Opec and its allies are preparing emergency cuts in oil production after the crude price entered a bear market, driven lower by the impact of the coronavirus outbreak on demand in China.
Brent crude, the international benchmark, fell on Monday to as low as $54.17 a barrel, down more than 4 per cent to its weakest level in more than a year and taking losses to more than 20 per cent since early January — the definition of a bear market.
The so-called Opec+ group, which includes the core members of the oil producers’ cartel and allies like Russia, is considering its response. The group fears prices will keep slipping unless it takes action to stem the fall.
In a statement on Monday evening, the Kremlin said that president Vladimir Putin had taken a call from Saudi Arabia’s King Salman, and that both sides stood ready “to further co-ordinate their actions . . . to ensure stability on the global oil market.”
The oil price has been hard hit by the viral outbreak as traders fear that the closure of major cities and flight routes in China will lead to a direct hit on consumption. The country is second only to the US in oil use.
Opec+ nations are due to assess the situation at technical meetings on Tuesday and Wednesday. Talks will focus on whether removing 500,000 barrels a day of output will be enough to prop up the market, according to people briefed on the discussions. The core Opec group pumped about 29.4m b/d in December, a number that probably slipped in January after the loss of around 1m b/d from Libya.
No deal has yet been agreed. Some members think more time is needed to understand the full impact of the virus on demand, according to those people briefed. Ministers for the countries were originally due to meet in early March but are now expected to convene later this month.
Any cuts would add to those negotiated in December, when the oil producers agreed to remove a further 500,000 b/d until July, taking total production cuts to around 1.7m b/d, or just under 2 per cent of global demand.
Analysts at Citi said that demand for oil could be reduced by more than 1m b/d in the first three months of 2020 because of coronavirus, which would amount to a larger hit to the market than Sars in 2003. The bank has cut its price forecast for the second quarter by $18 to just $50 a barrel.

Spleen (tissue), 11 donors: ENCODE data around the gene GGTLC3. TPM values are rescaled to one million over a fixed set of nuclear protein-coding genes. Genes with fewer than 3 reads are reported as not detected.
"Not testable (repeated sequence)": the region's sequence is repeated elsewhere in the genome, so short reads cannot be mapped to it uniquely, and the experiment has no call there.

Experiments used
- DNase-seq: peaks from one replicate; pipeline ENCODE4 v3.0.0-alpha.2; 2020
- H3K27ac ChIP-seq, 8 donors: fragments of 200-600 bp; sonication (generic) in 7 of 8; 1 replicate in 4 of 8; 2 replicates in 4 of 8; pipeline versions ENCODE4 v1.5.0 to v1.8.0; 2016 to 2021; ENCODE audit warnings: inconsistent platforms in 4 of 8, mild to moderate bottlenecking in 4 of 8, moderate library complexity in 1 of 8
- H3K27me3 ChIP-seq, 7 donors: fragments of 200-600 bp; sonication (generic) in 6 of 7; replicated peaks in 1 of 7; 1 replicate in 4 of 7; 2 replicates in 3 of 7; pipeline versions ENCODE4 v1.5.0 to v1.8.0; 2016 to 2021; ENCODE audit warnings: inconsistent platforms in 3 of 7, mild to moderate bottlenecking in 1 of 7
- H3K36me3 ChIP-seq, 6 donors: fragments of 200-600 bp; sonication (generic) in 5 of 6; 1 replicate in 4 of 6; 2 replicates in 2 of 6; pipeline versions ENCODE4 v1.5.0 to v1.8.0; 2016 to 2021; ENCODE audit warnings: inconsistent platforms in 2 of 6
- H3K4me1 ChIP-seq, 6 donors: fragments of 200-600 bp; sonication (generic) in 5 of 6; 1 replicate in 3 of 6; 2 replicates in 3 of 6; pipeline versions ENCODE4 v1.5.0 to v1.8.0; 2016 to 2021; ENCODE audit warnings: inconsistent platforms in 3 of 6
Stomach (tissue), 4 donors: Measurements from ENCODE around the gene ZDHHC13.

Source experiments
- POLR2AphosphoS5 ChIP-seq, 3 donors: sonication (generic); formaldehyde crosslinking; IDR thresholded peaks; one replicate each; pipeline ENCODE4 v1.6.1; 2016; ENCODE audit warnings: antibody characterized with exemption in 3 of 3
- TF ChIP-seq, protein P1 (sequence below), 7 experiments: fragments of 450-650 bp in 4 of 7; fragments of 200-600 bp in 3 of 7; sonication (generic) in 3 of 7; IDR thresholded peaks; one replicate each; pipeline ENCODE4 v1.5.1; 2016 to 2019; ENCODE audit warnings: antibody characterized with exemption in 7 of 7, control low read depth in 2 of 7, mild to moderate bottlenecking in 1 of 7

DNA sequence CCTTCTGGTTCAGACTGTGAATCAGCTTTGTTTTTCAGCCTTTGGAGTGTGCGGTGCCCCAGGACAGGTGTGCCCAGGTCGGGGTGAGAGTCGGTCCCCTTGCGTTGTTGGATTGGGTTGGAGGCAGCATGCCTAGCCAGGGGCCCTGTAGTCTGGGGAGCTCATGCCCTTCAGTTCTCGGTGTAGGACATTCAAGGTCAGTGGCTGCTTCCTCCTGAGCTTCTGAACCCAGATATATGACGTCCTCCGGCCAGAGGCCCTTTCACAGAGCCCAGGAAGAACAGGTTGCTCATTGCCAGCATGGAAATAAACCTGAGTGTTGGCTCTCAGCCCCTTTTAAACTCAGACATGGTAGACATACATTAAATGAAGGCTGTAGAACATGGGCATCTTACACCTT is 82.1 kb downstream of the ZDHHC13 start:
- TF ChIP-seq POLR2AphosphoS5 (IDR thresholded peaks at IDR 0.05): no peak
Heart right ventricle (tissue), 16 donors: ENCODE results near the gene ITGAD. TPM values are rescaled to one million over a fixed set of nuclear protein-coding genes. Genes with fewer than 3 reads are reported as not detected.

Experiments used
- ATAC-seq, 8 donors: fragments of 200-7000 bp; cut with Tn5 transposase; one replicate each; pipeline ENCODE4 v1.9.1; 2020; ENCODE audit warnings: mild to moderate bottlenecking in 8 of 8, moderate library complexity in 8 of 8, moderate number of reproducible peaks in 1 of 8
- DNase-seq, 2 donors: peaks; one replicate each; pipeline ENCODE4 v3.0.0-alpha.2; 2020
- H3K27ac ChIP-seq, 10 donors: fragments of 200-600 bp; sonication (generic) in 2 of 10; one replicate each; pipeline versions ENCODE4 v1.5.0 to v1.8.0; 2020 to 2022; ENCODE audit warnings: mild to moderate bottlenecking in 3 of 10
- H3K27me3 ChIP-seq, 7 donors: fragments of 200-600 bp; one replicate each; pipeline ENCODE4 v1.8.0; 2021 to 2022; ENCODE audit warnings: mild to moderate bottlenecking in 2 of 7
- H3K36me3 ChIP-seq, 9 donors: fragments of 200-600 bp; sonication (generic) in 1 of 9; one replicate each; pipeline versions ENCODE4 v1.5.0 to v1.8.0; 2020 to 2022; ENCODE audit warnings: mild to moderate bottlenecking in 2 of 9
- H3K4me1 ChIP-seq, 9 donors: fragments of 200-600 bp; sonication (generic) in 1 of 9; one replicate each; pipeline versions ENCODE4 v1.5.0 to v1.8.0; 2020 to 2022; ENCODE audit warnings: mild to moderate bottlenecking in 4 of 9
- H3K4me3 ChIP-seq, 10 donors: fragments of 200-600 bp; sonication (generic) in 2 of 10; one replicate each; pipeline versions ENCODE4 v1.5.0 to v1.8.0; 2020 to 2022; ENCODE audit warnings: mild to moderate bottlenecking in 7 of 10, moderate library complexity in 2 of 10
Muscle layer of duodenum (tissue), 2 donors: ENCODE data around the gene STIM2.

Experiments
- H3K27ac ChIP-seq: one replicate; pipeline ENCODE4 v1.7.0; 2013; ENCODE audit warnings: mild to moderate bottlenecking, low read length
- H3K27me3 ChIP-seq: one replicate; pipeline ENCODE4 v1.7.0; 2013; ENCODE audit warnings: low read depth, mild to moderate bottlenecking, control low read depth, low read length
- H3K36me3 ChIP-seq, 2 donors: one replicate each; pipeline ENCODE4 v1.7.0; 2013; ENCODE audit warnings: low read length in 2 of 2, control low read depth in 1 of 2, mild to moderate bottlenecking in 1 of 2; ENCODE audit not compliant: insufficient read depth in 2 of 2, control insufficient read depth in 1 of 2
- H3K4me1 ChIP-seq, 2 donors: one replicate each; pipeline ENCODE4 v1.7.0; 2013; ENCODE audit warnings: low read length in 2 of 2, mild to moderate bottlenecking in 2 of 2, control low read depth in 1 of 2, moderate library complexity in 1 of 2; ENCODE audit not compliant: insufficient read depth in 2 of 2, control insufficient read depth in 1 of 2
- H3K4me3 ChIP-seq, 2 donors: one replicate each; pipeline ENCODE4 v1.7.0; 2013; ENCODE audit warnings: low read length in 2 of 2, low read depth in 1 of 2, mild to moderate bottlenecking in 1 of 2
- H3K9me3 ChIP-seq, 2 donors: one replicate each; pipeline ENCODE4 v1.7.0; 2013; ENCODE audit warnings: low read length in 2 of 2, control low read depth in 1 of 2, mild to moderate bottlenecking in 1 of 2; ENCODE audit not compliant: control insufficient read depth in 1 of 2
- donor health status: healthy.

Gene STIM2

The structure of the Brent market has also weakened dramatically in recent days. On Monday it moved into contango — where contracts for delivery in the near future start trading at a discount to those for delivery in later months, because of the softness of demand.
Parts of China are entering a near-total lockdown in an attempt to prevent the transmission of the deadly virus. Authorities have imposed a travel ban on over 40m people, while retailers such as Apple have closed stores in the country.
The threat to demand has come at a bad time for an oil industry already pressured by investors to do more to tackle climate change. ExxonMobil, which reported weaker-than-expected annual results on Friday, was downgraded by a number of banks after the figures. Goldman Sachs moved the company to “sell” with a target price of $59 a share, down from $72 previously.
Olivier Jakob at consultancy Petromatrix said the full effects of the virus on China would become clear only after the extended new year holiday. “Early on, the estimates were just focusing on airport transport demand,” Mr Jakob said. “But the true risk is lower economic activity. That’s much bigger in scale.”
Prices for liquefied natural gas have also fallen dramatically. The key marker for Japan and Korea, known as JKM, fell to a record low of $3.512 per million British thermal units on Monday, according to S&P Global Platts, a price assessment agency.